And having seen what happens when non-constitutional lawyers try to play constitutional lawyer, I like the idea of requiring a general, rather than specific, Con Law course. (It also makes sense for the same reason that it makes sense to require Property rather than allowing Estates & Trusts to fill that requirement.)

As for the Civ Pro II thing, it doesn't appear to be meant to make us better litigators. It appears that they intended to fulfill an ABA (I'm guessing) requirement. I guess I'm just having a hard time seeing any lack of sensibility in this new policy. But perhaps you just misspoke.

3/30/2009 1:36 PM  
Blogger Matt said...

Oh, and Constitutional Law and Civ Pro II will both be incredibly useful to 1Ls working for judges. Especially appellate judges. What is that - 20 percent? 25? 30? (Probably as many, if not more, than are doing any of the things you specifically named, Toney.)

3/30/2009 1:37 PM  
Blogger Patrick said...

Call me crazy, Toney, but there *might* be more at stake in a legal education than a 1L summer.

3/30/2009 1:37 PM  
Blogger Armen said...

Actually, the alarm was tripped for assuming that your 1L curriculum has anything to do with your 1L summer job, as opposed to giving you the basic building blocks of a legal education, where Con Law should rate very high.

3/30/2009 1:39 PM  
Anonymous Anonymous said...

What's batsh*t crazy? The fact that there are 1L summer jobs, or that Intro to IP may be more useful.

Last summer as a 1L, the attorneys were impressed by how much I knew about IP stating that I came in knowing more than many of their previous 2Ls. As a result, I got a lot of substantive work to tackle.

3/30/2009 1:39 PM  
Blogger Matt said...

Nah, it all goes downhill after 1L summer. Or so I hear...

3/30/2009 1:39 PM  
Blogger Matt said...

While we're on awesome emails today, how about James Lyda? "DECREASING PROCRASTINATION WORKSHOP - Tomorrow" - classic. I think I saw that in a Family Guy once.

3/30/2009 1:44 PM  
Blogger Toney said...

Armen, con law was required before. They aren't doing away with it. My point had nothing to do with eliminating con law, or whatever other crazy scheme you envisioned, but rather the usefulness of pushing for it during one's 1L year.

There are other reasons for this beyond usefulness to your 1L job. If you want to take particular electives (especially with IP, but also in other fields), taking the intro course for that aspect of law your first year opens many doors your second year.

Also, Matt, I wasn't referring to the reserving of seats, and I wasn't implying the changes were "insensible". In fact, your argument, silly as it is, is that requiring con law does make sense for some students. That's no different than the old system, where you could take con law as a 1L if you wanted to. In the new system, you can opt out of it. The policy of just "pushing" for it doesn't make sense. In fact, it doesn't seem all that different at all.

I do agree that it may make sense to standardize con law, but it is still nice to be able to choose which variant you want to take.

Anyone else want to misinterpret my points and be corrected?

3/30/2009 1:52 PM  
Anonymous Anonymous said...

LOL at the procrastination email - that was so classic.

I was attracted to Boalt by the idea of having at least one elective 1L year. This gets rid of that. Bummer.

That said, my con law was LAME. a basic 4 unit 1L version would probably teach me more.

both of those things said, put me squarely in the Intro to IP 1L year is a VERY GOOD THING camp. the IP program is boalt's core strength, what the school is known for, and should be very carefully protected.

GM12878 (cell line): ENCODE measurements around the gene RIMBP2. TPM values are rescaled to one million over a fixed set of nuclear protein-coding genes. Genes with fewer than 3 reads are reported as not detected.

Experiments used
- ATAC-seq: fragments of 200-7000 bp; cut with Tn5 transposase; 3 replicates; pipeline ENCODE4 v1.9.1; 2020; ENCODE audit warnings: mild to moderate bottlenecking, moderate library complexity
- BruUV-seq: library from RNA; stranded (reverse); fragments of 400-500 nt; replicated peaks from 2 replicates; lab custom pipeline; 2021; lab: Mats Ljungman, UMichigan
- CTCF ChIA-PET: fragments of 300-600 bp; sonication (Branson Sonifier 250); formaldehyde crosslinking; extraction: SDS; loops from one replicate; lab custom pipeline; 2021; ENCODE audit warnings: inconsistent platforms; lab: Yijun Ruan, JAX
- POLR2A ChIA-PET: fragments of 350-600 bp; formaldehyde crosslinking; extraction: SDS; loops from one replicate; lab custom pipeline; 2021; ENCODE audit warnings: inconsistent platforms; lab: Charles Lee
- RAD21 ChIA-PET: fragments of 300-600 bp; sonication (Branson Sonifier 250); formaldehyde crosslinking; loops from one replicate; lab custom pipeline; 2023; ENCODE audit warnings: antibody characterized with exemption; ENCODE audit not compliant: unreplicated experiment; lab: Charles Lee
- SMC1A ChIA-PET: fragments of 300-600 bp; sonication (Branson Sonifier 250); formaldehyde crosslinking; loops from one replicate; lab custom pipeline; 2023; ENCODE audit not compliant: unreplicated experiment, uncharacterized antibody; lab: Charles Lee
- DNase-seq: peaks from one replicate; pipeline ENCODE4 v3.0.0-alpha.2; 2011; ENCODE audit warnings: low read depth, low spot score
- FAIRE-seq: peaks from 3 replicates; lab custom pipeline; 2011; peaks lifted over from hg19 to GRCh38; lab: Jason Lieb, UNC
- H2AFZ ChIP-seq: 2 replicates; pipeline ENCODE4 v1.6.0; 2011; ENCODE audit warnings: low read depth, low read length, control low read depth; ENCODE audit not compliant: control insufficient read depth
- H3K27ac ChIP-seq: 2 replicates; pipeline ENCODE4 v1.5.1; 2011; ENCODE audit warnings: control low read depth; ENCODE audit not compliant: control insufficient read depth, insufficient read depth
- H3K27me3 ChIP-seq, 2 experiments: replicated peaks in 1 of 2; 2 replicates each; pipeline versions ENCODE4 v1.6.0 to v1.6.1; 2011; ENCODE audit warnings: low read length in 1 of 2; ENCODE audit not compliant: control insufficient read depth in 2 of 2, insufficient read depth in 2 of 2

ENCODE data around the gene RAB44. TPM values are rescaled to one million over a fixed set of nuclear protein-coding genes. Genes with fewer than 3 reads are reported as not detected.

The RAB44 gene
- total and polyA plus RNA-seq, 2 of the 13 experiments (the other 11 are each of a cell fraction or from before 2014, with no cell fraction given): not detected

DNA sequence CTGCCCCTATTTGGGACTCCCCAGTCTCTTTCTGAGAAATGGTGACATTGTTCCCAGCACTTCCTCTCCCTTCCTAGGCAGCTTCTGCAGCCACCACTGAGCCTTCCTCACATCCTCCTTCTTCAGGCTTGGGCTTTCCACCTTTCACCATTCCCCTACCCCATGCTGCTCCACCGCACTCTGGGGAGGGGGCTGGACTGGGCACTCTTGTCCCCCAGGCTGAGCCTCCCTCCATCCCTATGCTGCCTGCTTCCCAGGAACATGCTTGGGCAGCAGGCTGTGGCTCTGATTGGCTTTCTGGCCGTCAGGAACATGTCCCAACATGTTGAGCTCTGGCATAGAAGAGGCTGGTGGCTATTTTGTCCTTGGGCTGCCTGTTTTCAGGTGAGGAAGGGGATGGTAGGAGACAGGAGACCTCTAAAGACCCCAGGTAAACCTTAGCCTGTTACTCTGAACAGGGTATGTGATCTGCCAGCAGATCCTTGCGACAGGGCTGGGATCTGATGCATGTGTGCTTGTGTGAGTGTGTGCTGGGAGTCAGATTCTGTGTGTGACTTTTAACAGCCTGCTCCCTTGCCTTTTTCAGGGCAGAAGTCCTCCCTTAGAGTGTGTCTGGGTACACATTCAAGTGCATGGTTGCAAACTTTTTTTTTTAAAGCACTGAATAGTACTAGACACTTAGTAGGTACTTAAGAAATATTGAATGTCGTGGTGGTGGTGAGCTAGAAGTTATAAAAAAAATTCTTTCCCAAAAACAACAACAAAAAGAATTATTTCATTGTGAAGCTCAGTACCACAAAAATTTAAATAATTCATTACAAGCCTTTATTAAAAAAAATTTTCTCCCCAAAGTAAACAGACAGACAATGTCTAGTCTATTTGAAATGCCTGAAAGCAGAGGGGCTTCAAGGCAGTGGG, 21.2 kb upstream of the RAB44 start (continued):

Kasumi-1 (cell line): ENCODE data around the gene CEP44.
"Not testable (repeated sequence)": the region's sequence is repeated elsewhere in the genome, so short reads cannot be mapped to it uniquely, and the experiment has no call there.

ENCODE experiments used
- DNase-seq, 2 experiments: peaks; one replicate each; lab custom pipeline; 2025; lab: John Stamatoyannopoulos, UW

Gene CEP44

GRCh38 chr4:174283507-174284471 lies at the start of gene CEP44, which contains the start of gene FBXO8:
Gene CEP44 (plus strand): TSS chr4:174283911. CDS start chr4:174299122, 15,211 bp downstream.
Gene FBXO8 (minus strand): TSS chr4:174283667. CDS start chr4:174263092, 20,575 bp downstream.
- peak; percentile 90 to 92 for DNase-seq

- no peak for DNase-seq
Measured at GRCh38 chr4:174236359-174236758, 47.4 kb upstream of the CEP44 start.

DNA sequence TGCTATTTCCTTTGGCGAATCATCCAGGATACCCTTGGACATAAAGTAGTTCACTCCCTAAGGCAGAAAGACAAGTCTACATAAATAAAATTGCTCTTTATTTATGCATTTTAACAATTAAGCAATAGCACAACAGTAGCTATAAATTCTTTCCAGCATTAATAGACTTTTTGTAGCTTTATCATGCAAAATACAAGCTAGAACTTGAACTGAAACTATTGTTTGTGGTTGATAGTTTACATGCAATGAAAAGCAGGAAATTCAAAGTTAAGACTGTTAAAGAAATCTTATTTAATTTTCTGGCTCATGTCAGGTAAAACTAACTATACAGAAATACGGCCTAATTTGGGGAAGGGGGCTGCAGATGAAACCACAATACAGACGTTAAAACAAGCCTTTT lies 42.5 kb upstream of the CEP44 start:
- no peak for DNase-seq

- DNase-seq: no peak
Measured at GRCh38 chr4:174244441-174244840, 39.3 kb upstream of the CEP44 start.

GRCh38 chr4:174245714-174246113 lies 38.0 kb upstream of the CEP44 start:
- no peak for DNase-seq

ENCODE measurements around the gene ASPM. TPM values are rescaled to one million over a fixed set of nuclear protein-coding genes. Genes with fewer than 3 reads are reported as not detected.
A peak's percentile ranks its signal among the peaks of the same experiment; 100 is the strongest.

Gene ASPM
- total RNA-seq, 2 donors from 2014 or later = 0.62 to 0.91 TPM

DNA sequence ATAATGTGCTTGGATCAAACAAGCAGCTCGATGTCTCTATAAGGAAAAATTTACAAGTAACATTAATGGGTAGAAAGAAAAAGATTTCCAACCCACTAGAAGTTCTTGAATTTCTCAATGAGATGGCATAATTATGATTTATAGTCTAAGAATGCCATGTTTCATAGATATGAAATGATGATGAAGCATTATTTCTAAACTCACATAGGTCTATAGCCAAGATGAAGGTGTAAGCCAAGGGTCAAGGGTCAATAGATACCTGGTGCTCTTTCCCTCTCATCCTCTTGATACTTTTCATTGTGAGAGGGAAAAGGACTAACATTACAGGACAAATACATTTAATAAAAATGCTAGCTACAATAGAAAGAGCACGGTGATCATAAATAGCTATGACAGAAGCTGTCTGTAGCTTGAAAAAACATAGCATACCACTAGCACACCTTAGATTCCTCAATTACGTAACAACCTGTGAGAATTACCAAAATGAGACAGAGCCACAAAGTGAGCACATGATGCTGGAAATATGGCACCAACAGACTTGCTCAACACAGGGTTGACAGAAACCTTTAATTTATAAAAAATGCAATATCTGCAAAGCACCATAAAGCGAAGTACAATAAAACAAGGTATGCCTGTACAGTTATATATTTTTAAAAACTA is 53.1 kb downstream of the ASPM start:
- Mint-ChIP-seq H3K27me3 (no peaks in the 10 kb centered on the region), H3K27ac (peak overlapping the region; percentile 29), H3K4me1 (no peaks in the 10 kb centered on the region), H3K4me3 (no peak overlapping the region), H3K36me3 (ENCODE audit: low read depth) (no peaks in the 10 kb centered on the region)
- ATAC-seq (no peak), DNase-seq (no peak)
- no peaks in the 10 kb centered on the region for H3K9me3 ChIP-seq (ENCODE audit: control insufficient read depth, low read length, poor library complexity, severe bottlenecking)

3/30/2009 1:53 PM  
Anonymous Anonymous said...

When we eliminate the option to take Intro to IP as a 1L, we also eliminate the best proxy for determining who the biggest gunner douchebags are. Pity :(

3/30/2009 2:27 PM  
Anonymous Anonymous said...

the important question is what is covered in the basic con law class that everyone must take.

i am of the opinion that the structural class is more useful for more different kinds of matters than the substantive rights class. the rights class is probably more interesting, but less useful day to day than knowing the minutiae of standing, separation of powers, etc.

my worry is that combining the two will not allow time for a mastery of either subject. they were separately a 4 and 5 unit class for a reason.

3/30/2009 2:44 PM  
Anonymous Anonymous said...

Does this mean incoming 1Ls will have to take 16 units in their first semester (5 for Civ Pro, 5 for torts/K, 4 for crim/prop + 2 for LRW)? That seems like a lot.

3/30/2009 3:16 PM  
Anonymous Anonymous said...

If there are less than five students registered for a class by June 1, the class will be canceled. Similarly, if a class has less than 10 students registered by the Friday of the first week of classes, it will be canceled.

"fewer," not "less"

3/30/2009 4:05 PM  
Blogger Dan said...

This comment has been removed by the author.

3/30/2009 4:19 PM  
Blogger Dan said...

On that subject, I think the best way to prevent classes from being cancelled under this rule is to get the word out about them. I'll start.

Everyone who has any interest in Family Law, Criminal Law, or domestic violence in general, would benefit from enrolling in the Domestic Violence Practicum with Nancy Lemon. I know it was in danger of having fewer than five students this semester, so let's keep it as far from the chopping block as possible going forward. It's one of Boalt's most important programs.

3/30/2009 4:20 PM  
Anonymous Anonymous said...

important |imˈpôrtnt|

of little significance or value; unlikely to have a profound effect on success, survival, or well-being; unknown; unattended; in danger of being relegated to permanent obscurity: it's one of Boalt's most important programs.

3/30/2009 4:43 PM  
Anonymous Anonymous said...